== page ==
There's no penalty and no hard feelings for anyone if you call ahead and ask...and if they say yes -- everybody wins.

                                3. I think it would be rude and insulting.
                                  Rent an apartment with a kitchen and there should be no problem for you.

                                  1 Reply
                                  1. re: steve h.

                                    That is what we normally do. Out of the 20 some times I have been to Italy I have done this twice and both times by the prompting of someone else with us who had celiac as well. One of those two times the chef, who we had met on a previous trip and who also owns the apartment we stayed at, offered to do it for me and I had never even asked. The only reason he knew I had celiac is that I notified them of dietary restrictions on their registration form (for breakfast).

                                  2. The question interests me because I have been, since birth, unable to digest milk (whey) products. An when I smell milk, cream, sour cream, etc., I find myself nauseated. So given that you have had this genetic type illness, I am puzzled that you crave spaghetti (or bread, rolls, pizza, etc.). What happened when you were a child?

                                    1 Reply
                                    1. re: junescook

                                      Good question. I believe in part it is because now my gut is healing and I have less problems with malnutrition and malabsorption. Plus my symptoms have not been the typical GI symptoms but rather things such as muscle weakness and pain, miscarriages, bumping into walls and severe brain fog. And because whenever we ingest even a crumb of gluten (research shows that all it takes is 1/70th of one peanut) it can cause damage to our villi in our gut. Not only that but gluten can trigger all sorts of other autoimmune responses.

                                      When I was a chid I was very healthy. In fact, though I have likely had celiac forever, I felt I as asymptomatic until I had my miscarriages. I knew there was something wrong but no one knew what. Then I attributed my neuro symptoms to muscle relaxants that I was taking for the fibro. A crazy cycle.

                                    2. I once made some reservations for a group of friends that included one gluten-free person, and they asked me to tell the restaurants. Some said of course, we will provide gluten-free pasta. Others seemed a bit clueless and suggested risotto when the time came. My advice would be to give it your best shot over the phone or by email when you make your reservation, but do not surprise a restaurant with whatever is the opposite of a doggy bag. It would be a major imposition in a busy kitchen with systems in place for handling pasta, and you could never be sure of getting what you bargained on. Awareness of GF is definitely high, but that doesn't necessarily translate into special privileges. Based on my friends' experience, I would also suggest a follow-up reminder to those restaurants that promised to provide.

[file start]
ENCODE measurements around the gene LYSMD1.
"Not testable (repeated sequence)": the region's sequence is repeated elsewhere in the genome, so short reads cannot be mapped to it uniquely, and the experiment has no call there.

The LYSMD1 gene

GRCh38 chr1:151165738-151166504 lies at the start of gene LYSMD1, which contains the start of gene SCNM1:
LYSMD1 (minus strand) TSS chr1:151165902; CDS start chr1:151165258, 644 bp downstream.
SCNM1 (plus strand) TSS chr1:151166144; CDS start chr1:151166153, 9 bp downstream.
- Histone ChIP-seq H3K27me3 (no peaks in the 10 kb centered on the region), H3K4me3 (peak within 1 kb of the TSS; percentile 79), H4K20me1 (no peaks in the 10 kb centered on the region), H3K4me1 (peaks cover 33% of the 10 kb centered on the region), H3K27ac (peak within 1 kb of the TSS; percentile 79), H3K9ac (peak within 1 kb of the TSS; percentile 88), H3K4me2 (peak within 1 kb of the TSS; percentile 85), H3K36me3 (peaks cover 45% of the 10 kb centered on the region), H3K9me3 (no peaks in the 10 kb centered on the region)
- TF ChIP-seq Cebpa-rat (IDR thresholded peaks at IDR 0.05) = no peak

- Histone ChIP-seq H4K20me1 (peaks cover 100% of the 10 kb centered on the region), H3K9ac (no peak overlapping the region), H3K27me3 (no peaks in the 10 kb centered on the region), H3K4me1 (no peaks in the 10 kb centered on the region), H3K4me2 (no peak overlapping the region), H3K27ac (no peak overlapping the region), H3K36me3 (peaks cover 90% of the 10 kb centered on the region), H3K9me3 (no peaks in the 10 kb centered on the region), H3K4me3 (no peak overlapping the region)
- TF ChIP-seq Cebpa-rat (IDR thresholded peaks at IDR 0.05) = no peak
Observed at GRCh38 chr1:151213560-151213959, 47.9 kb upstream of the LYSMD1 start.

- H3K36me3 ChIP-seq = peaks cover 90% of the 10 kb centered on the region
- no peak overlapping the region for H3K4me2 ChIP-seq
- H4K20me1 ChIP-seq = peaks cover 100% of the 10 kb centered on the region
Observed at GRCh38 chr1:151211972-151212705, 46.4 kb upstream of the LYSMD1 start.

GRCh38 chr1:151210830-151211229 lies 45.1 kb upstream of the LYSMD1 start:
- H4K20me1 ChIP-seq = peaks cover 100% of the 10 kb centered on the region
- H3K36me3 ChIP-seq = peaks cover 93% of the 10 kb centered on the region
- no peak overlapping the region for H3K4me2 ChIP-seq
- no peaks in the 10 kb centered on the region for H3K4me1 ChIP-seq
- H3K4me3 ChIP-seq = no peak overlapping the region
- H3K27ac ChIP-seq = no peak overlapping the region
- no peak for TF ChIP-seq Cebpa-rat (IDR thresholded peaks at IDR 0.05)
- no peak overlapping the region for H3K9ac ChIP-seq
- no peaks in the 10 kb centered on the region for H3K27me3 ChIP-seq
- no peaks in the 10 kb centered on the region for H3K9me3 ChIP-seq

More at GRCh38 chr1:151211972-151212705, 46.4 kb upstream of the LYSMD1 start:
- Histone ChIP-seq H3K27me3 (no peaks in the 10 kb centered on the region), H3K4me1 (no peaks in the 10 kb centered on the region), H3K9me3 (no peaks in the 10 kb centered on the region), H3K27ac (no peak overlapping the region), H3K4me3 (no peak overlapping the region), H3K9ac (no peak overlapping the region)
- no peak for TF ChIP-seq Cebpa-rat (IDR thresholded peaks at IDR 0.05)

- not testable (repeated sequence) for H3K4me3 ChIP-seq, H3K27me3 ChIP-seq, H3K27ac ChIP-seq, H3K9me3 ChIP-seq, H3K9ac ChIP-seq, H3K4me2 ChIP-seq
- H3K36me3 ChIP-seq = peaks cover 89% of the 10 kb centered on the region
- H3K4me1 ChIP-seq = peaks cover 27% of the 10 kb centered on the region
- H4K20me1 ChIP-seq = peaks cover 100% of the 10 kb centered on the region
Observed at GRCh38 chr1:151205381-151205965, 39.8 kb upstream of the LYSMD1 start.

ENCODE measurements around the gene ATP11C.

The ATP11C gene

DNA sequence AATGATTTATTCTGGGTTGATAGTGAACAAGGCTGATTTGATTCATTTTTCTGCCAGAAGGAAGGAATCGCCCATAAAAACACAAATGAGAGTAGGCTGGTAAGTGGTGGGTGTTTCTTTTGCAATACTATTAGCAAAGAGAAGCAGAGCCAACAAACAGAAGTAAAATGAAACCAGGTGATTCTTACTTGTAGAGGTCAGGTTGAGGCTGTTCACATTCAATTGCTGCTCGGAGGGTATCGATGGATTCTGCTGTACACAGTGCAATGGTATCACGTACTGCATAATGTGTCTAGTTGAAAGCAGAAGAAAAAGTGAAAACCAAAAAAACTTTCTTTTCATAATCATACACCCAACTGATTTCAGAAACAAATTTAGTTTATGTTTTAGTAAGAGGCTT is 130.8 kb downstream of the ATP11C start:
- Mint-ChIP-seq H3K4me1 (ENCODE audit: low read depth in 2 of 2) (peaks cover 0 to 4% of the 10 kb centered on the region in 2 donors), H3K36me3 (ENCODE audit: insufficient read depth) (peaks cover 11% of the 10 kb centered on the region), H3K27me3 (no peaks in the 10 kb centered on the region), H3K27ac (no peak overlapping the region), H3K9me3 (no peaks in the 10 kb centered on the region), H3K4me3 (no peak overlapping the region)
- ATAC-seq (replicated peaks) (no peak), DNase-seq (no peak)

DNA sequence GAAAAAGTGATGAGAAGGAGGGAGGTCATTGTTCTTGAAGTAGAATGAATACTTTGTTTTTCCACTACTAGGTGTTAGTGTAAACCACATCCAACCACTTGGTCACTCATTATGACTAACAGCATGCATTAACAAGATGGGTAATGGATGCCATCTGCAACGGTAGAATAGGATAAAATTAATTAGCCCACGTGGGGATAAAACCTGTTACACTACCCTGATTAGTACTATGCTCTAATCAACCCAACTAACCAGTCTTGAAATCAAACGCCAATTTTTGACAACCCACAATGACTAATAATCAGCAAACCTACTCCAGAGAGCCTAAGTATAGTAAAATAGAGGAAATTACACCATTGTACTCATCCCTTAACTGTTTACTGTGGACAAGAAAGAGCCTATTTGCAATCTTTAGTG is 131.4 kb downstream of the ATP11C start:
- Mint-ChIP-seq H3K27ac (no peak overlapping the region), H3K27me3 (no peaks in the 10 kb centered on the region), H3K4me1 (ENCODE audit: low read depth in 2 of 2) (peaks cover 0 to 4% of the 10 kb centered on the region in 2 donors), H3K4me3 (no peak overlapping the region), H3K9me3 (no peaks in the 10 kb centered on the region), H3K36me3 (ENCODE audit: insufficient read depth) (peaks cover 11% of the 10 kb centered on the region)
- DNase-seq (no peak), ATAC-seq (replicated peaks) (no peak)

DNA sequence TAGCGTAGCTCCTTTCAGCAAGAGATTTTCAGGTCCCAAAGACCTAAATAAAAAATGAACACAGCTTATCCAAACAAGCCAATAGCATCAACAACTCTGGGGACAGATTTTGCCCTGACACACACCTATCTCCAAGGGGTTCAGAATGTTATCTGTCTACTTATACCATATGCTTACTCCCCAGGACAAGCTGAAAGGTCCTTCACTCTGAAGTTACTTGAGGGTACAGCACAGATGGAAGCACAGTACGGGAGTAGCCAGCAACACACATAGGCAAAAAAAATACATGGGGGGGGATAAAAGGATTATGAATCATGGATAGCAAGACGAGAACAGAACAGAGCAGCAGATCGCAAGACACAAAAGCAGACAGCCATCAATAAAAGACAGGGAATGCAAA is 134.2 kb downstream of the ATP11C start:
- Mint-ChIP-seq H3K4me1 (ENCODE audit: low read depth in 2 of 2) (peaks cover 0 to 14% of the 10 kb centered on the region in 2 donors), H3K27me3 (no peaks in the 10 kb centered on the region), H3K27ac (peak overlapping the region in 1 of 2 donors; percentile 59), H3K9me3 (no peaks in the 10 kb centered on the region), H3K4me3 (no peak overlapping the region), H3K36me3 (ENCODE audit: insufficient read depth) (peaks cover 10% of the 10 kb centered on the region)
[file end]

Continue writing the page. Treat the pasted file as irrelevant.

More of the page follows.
1 Reply
                                      1. re: mbfant

                                        I agree. I would never, ever show up with pasta in hand unannounced. I would rather not eat at all than do that. Celiac is a dreadful disease and it would be extremely horrible to "use" it. I have seen people do this and it infuriates me.

                                      2. hey folks,

                                        My sister has an incurable disease that a great many people are ignorant about, and some things a lot of people take for granted as being normal life are actually life-threatening to her. She has to ask many favors of strangers, including about food, just to get by safely when out in public. She wants to live independently, and as fully as she can, and not be a shut-in.